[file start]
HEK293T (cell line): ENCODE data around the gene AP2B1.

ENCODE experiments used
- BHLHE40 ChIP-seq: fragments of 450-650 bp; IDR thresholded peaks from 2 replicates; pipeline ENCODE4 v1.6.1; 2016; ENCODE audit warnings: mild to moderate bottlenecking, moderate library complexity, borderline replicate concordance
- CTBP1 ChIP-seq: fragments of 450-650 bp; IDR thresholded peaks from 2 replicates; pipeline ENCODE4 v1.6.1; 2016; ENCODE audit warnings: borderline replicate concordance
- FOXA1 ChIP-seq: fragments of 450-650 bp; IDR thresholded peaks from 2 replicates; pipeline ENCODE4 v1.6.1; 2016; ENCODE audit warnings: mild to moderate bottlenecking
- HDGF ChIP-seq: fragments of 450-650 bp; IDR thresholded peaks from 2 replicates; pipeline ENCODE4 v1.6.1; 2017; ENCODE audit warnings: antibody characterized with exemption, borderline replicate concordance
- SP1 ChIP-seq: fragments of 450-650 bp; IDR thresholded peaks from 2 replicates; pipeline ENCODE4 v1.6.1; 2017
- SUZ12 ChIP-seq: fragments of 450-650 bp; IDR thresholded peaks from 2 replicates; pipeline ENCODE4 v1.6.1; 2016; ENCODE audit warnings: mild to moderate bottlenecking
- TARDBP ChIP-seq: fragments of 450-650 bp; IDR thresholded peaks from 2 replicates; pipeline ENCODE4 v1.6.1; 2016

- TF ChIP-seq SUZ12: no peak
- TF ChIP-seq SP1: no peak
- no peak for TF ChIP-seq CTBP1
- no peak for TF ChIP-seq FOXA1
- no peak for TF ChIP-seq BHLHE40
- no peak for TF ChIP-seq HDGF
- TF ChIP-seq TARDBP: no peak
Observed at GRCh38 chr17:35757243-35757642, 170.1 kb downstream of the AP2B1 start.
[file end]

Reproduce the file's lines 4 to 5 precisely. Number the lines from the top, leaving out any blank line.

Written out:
- CTBP1 ChIP-seq: fragments of 450-650 bp; IDR thresholded peaks from 2 replicates; pipeline ENCODE4 v1.6.1; 2016; ENCODE audit warnings: borderline replicate concordance
- FOXA1 ChIP-seq: fragments of 450-650 bp; IDR thresholded peaks from 2 replicates; pipeline ENCODE4 v1.6.1; 2016; ENCODE audit warnings: mild to moderate bottlenecking